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NGC 7139

Planetary Nebula
aka PN G104.1+07.9, PK 104+07.1
RA: 21h46m08.4s Dec: 63°47'30" (Cepheus)
Integrated Visual Magnitude: 13.0

Angular Diameter: 1.3'
Mean Surface Brightness: 22.2 mag/arc-secē

Magnitude of central star: 18.7

Distance: 4300 ly


Minimum requirements to detect: 4-inch telescope under suburban skies

NGC 7139  in a very overlooked planetary nebula in Cepheus.  Although it has been detected in a 4-inch telescope, most observers will require at least a 6-inch and dark skies.  And while this planetary isn't faint enough to be considered a challenge object, the surface brightness isn't all that high (probably somewhat fainter than the 22.2 mag/arc-secē quoted above).

In smaller apertures (8 inches or less) this will probably be an averted vision object, appearing as a faint round hazy patch of sky, just a bit brighter than the surroundings.  A UHC or OIII filter will help bring it out, particularly at low magnification (less than 100x) or with less than dark skies.

In my 18-inch f/4.5 it appeared as a "faint round smudge" at 94x without a filter.  I was able to recognize the nebula without having to identify the field stars but it is faint enough that it could have been easily overlooked.  A better view came at 270x, where it was readily seen, but frustratingly faint as far as seeing any detail.  At this magnification it appeared as a soft round glow with hints of some sort of central structure.  No central star was observed.  An OIII filter helped, even at such high magnification.  Averted vision brought out tantalizing hints of internal structure that I simply could not pin down.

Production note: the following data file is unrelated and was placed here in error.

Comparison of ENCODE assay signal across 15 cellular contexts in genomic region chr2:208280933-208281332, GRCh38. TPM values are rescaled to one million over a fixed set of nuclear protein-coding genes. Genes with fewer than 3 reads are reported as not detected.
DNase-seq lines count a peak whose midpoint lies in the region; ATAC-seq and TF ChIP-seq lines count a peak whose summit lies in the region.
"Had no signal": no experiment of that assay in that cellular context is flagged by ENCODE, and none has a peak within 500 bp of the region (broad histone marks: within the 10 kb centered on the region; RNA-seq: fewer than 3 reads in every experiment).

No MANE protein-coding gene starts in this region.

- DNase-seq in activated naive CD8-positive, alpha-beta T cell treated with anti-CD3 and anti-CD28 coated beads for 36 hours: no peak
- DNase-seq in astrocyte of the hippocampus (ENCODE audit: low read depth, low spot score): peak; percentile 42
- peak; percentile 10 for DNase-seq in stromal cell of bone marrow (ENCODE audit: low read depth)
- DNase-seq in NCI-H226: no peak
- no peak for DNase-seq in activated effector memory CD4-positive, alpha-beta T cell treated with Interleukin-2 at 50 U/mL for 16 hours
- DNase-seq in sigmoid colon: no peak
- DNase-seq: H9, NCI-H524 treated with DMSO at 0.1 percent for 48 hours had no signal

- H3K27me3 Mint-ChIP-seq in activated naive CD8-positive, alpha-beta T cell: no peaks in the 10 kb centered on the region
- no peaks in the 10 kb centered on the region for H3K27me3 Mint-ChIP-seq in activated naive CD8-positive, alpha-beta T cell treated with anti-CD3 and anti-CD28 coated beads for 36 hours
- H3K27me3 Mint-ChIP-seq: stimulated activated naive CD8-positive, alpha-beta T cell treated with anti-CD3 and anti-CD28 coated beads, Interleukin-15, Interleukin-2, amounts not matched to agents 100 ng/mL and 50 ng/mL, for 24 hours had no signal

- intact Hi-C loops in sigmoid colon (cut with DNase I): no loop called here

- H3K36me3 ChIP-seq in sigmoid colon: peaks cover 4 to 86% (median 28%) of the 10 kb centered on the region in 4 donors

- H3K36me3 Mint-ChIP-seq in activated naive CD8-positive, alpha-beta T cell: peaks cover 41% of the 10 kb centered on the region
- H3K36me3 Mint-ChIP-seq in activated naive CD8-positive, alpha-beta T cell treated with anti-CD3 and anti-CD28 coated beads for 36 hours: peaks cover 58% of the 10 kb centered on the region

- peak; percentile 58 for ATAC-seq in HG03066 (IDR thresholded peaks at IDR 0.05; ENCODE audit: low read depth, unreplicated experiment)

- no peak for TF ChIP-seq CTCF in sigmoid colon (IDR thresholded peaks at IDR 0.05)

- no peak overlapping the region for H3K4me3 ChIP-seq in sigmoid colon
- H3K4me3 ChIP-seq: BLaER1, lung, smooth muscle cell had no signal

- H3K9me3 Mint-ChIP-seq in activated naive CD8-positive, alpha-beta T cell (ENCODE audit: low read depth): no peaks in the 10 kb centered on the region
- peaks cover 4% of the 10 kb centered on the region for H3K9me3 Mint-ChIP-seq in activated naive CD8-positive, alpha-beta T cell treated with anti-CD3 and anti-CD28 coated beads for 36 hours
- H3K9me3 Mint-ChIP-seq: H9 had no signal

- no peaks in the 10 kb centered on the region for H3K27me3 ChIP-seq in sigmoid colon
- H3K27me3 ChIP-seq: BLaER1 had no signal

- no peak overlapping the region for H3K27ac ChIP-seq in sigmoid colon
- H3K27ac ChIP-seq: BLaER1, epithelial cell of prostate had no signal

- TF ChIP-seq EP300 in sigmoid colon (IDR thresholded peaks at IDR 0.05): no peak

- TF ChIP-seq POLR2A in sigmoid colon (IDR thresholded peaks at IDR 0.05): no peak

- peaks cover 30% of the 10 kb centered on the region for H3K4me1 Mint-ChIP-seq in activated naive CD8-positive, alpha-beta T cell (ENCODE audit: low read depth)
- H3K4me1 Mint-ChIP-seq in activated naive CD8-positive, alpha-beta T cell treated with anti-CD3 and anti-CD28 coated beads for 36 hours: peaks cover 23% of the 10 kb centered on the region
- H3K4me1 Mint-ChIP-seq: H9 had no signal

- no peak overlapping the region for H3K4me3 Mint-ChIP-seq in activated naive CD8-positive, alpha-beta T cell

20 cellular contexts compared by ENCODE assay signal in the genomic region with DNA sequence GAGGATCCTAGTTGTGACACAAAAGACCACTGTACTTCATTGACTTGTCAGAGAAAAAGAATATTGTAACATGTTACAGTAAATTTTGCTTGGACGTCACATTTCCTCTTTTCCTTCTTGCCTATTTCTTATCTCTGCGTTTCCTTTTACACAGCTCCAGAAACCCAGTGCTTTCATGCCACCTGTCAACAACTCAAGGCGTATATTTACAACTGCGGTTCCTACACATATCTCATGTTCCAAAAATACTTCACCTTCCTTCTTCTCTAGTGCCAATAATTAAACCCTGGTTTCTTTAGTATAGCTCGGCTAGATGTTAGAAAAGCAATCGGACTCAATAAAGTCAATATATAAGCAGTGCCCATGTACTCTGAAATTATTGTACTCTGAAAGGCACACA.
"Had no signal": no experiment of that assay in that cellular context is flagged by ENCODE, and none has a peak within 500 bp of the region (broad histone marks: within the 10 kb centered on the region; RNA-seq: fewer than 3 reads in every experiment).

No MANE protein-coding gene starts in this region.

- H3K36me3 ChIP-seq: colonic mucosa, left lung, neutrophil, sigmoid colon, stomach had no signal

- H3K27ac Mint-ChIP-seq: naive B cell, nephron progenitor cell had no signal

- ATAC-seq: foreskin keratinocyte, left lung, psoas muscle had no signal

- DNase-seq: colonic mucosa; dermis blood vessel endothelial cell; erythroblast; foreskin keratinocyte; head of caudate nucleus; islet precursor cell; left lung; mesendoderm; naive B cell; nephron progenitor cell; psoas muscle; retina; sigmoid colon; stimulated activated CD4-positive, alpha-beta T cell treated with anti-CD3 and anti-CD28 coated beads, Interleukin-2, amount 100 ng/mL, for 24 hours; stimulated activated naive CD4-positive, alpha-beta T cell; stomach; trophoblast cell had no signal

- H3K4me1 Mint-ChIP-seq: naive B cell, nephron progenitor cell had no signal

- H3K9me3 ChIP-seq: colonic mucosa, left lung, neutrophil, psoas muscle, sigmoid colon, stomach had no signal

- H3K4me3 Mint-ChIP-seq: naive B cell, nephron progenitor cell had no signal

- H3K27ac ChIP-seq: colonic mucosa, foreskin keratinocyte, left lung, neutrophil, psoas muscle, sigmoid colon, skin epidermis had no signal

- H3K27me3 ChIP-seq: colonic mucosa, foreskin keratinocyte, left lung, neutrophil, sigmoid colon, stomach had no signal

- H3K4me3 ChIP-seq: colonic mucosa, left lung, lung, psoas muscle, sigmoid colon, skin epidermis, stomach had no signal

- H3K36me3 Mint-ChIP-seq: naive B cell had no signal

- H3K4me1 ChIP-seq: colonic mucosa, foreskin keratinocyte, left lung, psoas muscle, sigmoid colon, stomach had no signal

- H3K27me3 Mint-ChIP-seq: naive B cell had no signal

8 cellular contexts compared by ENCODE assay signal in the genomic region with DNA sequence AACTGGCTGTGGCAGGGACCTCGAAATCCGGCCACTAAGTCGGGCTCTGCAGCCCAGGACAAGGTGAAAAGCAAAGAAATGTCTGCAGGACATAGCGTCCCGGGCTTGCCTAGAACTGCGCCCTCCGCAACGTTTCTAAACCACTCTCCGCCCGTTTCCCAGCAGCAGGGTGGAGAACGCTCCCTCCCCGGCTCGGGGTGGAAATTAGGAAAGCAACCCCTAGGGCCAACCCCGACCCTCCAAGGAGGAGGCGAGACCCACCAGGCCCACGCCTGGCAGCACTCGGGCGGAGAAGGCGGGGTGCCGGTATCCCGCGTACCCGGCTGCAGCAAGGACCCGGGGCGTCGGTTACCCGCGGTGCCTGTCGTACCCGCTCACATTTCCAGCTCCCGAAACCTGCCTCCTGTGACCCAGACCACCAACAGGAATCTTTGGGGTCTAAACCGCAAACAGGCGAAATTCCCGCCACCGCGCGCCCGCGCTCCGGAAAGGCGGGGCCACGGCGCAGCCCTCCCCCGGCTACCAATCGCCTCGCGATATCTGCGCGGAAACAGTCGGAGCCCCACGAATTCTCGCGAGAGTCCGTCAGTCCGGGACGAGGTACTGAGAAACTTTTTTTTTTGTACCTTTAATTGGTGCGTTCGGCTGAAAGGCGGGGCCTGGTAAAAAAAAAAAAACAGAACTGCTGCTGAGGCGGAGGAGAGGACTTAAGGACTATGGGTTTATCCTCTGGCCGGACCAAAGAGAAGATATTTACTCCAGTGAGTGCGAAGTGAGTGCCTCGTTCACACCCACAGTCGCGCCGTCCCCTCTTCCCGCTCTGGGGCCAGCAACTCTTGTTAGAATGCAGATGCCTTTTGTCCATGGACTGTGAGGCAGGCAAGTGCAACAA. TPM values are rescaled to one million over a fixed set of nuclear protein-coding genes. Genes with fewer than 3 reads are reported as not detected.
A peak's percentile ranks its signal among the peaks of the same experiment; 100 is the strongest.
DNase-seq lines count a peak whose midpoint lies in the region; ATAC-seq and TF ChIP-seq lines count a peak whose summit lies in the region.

Having never seen an image of this planetary I wrote in my log, "I bet the image is cool."  Looking at the image above, I was probably seeing hints of the faint stars that lie within the nebula rather than real detail.  Regardless, it was an interesting view.  Like most planetary nebulae this one has a personality all its own.  Be sure to try a variety of magnifications!

The field in an 6-inch f/8 at 60x.  North is down and east is to the right.

Millennium Star Atlas Vol III Chart 1060
Sky Atlas 2000 Chart 3
Uranometria 2000 Vol I Chart 33
Herald-Bobroff Astroatlas B-01 C-03